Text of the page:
Spanish Grammar: Verbs overview (A1)

InfinitivosVerbs are the words we use to say:

  • What people and things are and have: be, exist, have…
  • What happens to them: live, die, become, change, break…
  • What they do physically: breath, eat, run, wait, arrive…, and mentally: like, believe, decide, respect, dream, analyse… 

1. In a dictionary you find the infinitive of a verb in English, this is the basic verb, which can have to in front of it: (to) invite, (to) depend, (to) decide. In Spanish, infinitives are identified by their ending, which can be –ar, -er or -ir: invitar, depender, decidir. When you remove  –ar, -er, -ir, you’re left with the stem of the verb: invit-, depend-, decid-. A range of other endings can now be added to this stem, each of them conveying precise information about:

  • How the verb is being used = mood
  • When it’s happening: present, past or future= tense
  • Who /what is doing it = person

2. The verb endings carry precise information about a) how the verb is being used, b) when it’s happening, and c) who/what is doing it. They fit onto the stem of the verb, which you find by removing –ar, -er, or –ir from the end of the infinitive.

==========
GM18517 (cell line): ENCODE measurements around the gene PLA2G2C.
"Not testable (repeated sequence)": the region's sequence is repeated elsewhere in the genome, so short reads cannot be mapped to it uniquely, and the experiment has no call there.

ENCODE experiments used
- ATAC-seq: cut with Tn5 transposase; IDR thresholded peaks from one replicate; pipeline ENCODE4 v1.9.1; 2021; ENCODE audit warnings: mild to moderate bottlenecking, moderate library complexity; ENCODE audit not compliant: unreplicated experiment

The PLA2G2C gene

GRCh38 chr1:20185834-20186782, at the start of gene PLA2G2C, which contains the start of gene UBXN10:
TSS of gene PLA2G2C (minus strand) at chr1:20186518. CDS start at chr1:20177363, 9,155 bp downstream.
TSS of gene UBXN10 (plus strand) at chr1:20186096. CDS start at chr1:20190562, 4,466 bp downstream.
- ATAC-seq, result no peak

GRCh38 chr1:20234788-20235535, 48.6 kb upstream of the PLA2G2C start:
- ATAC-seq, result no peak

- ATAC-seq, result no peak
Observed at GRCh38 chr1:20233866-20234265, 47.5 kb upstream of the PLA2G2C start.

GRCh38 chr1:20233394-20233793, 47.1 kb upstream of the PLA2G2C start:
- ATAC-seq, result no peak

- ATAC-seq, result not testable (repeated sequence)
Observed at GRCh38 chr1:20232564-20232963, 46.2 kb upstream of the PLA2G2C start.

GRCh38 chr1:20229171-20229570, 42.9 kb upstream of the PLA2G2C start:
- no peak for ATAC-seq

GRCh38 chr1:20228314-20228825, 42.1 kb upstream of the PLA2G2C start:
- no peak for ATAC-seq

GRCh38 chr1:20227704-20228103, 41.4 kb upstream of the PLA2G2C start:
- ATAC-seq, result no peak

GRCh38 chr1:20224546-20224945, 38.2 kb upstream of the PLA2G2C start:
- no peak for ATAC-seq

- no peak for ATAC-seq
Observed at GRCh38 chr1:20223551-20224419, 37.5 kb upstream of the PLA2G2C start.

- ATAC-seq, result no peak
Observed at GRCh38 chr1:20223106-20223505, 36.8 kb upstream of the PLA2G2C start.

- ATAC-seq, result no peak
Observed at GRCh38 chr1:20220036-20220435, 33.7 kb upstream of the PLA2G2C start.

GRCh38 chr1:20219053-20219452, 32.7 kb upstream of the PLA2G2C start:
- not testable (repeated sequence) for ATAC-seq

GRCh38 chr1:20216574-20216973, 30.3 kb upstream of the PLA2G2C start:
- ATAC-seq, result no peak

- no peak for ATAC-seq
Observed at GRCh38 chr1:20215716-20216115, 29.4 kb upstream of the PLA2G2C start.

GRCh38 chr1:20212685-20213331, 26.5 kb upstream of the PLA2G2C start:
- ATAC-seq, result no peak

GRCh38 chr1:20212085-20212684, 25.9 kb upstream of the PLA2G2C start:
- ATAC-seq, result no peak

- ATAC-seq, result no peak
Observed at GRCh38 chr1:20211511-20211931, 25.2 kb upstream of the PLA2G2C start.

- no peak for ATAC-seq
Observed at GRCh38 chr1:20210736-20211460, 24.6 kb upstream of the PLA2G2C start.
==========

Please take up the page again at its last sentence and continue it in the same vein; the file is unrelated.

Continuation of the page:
• Trabajar (to work) trabaj-= trabajo (I work), trabajé (I worked), trabajaré (I will work)…

3. The replacement endings are very similar – but not identical- for the three groups of verbs (see the conjugation of the regular verbs in the present tense). Irregular verbs deviate from the standard patterns in the same way, but even most of these have endings that are similar to regular verb patterns.

4. Because the verb conjugation often suggests who or what the subject of a sentence is, subject pronouns are less used in Spanish than in English.

5. Some verbs have –se oneself at the end of the infinitive. Called reflexive verbs, many –but not all- of these include oneself or get in the English translation: casarse (to get married), lavarse (to wash –oneself), divertirse (to enjoy oneself).

When they’re not infinitive, reflexive verbs have the same endings as other verbs but they also have to be accompanied by a reflexive pronoun: me, te, se (see more about reflexive verbs).

6. Now it is time you start learning your first 100 Spanish verbs.

Remember you can contact your tutor with any question you have. Don’t you have a Spanish personal tutor yet?

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